Norman Yarrow defied Parkinson’s Disease to talk the 212 miles of the coast-to-coast Southern Upland Way.
In doing so, the Gullane man raised £320,000 for charity, and won the charity Cure Parkinsons Fundraiser of the Year award for ‘going that extra mile’ in fundraising.
What made you decide to do your fundraising walk?
I was diagnosed with Parkinson’s disease two years ago. It was a complete shock as you can imagine. 2013 had been a bad year, I had been diagnosed with a tumour on my right lung and had to have a third of the lung removed. I have a big scar on the right-hand side of my body and following the operation I had this numbness, but I just thought it was related to my operation. My doctor arranged an appointment with a neurologist who said within five minutes of the meeting, ‘you have Parkinson’s Disease’.
After you got over the initial shock, what did you do?
I didn’t know much about the disease but my wife’s uncle, who was quite a successful entrepreneur down in London, had Parkinson’s and his family were very involved in the Cure Parkinson’s Trust, which uses all its fundraising for research. It is a small charity founded by an inspirational guy called Tom Isaacs who got Parkinson’s Disease at 27 and walked the whole coastline of Britain to raise money for the charity. The trust is very different from Parkinson’s UK, which is a big national charity with nurses and support groups, so I decided to raise money for both.
What made you decide to walk the Southern Upland Way?
A lot of people are familiar with the West Highland Way and the Caledonian Challenge but because a lot of people had never done the Southern Upland, they said they’d come and join me.
So how was the walk and how long did it take you?
We started on 21 April 2015 and finished on 4 May. I wanted to finish it on the bank holiday weekend because I have various friends in the South and I have children living in London, so I wanted to make a long weekend of it. It was 215 miles through snow, rain, hail, sunshine – everything. On the first weekend I think there were about 40-plus people with me, including Fred Macauley. We started in glorious sunshine, had snow and hail in Wanlockhead, so it was bleak up there, but we had a lovely last day with around 100 people walking, including Gavin Hastings and his wife Diane, who was diagnosed with Parkinson’s 10 years ago. The day before, when we were walking from Lauder to Longformacus, we had torrential rain. I didn’t think I was going to make it the second last day. I got very cold and hypothermic because I was wet right down to my underpants. About four or five miles before our lunch stop I just couldn’t keep going. I was beside my lawyer who had a flask of coffee and we got some chocolate down me, and five minutes later I was back on my feet, thank goodness. It would have been very frustrating if I had done 85% of it and had to give up at the last minute. All in all, we raised £320,000 for the charities.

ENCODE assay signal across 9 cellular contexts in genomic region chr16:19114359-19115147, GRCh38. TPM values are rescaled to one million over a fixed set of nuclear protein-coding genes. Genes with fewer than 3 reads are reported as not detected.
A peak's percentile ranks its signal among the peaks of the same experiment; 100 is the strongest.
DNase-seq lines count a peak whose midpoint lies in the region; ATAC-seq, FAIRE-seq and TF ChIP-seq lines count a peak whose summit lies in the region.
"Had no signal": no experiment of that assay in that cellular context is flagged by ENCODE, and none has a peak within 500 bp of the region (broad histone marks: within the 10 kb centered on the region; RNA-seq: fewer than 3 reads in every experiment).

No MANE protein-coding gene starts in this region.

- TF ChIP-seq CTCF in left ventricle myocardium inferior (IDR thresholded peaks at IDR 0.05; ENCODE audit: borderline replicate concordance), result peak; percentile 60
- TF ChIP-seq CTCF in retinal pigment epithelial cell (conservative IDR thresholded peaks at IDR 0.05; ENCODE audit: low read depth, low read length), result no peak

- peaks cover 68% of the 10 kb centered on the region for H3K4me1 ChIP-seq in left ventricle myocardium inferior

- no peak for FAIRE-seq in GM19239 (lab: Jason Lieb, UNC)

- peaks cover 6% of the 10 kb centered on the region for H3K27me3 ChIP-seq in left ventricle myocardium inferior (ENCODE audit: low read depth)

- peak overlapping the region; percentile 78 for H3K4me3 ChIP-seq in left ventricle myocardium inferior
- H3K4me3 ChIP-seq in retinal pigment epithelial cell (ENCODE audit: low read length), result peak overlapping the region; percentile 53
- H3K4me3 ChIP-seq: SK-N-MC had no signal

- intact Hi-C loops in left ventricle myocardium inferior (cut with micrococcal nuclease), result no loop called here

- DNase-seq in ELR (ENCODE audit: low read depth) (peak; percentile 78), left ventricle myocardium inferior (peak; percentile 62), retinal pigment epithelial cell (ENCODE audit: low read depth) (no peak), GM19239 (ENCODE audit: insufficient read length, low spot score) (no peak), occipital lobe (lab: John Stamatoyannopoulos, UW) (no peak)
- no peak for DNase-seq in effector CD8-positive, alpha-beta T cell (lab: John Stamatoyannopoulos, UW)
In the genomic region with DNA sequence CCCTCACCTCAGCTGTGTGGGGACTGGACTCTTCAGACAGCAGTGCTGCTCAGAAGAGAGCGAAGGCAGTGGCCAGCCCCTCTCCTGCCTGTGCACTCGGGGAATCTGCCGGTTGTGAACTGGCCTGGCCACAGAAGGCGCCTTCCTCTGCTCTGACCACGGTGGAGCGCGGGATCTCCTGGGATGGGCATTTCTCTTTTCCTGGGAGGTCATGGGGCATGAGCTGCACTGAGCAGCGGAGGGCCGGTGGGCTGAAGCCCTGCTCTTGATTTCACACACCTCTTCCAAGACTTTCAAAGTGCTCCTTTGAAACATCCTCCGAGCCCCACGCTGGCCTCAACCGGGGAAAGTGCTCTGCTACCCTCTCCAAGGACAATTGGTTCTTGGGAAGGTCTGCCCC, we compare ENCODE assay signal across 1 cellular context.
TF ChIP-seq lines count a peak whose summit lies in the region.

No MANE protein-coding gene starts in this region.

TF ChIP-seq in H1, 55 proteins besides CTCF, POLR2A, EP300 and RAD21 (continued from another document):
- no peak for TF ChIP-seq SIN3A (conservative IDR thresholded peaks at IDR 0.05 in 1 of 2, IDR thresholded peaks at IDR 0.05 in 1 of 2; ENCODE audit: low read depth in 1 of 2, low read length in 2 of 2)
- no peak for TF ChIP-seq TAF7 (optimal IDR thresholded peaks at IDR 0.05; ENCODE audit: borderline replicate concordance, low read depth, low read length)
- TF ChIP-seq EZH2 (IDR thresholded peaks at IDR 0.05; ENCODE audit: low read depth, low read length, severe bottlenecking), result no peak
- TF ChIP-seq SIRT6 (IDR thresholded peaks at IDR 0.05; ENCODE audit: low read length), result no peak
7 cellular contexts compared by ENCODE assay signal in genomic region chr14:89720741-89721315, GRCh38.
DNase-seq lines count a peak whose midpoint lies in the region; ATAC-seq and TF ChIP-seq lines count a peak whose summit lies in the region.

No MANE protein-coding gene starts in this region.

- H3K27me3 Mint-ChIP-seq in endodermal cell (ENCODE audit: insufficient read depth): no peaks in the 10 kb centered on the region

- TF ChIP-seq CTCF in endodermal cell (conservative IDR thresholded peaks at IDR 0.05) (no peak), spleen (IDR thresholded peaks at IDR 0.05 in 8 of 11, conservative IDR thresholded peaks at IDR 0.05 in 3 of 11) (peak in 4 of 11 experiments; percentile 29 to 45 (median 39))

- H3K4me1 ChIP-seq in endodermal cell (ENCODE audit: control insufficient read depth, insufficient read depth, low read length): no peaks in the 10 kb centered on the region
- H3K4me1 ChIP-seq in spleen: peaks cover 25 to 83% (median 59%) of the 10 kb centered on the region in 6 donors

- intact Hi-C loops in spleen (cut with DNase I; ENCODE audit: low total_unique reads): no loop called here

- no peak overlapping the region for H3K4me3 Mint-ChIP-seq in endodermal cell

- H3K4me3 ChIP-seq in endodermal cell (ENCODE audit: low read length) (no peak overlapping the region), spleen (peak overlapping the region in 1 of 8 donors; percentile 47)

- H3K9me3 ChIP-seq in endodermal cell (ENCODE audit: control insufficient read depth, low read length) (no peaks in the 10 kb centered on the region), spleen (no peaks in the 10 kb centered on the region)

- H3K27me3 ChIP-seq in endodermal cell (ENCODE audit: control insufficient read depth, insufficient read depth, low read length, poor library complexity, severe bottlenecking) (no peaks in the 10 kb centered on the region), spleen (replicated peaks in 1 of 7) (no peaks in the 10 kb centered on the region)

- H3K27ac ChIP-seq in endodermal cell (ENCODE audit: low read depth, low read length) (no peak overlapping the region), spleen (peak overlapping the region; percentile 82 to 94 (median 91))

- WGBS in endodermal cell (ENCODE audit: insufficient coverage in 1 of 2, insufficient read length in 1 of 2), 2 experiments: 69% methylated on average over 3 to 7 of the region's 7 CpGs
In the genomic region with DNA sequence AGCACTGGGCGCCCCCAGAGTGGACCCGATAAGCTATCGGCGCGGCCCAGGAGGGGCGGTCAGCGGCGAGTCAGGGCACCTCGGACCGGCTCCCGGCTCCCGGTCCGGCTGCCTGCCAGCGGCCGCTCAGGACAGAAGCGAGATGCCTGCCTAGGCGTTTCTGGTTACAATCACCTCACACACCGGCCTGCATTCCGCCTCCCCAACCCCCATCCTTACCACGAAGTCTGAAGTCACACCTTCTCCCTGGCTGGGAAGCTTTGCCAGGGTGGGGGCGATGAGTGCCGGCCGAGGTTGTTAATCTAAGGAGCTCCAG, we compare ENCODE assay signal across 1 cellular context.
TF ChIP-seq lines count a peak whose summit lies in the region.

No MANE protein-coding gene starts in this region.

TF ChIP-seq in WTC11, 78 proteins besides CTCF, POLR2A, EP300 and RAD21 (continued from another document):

Will some of that money go towards research?
Yes. There’s actually a lot of research going on in Scotland. Dr Tilo Kunath has a team working on stem cell research at Edinburgh University, there is a big trial going on, led by neurologist Dr Donald Grosset, in Glasgow, and there is also research going on in Aberdeen, so there is a lot to be hopeful for. I’m actually fine at the moment – I can still drive, walk, play golf and work, but the long-term outlook is fairly uncertain, although there may be some developments in the next few years. But there is no point in sitting back in the chair and feeling sorry for yourself, you just have to get on with life.
(This feature was originally published in 2015)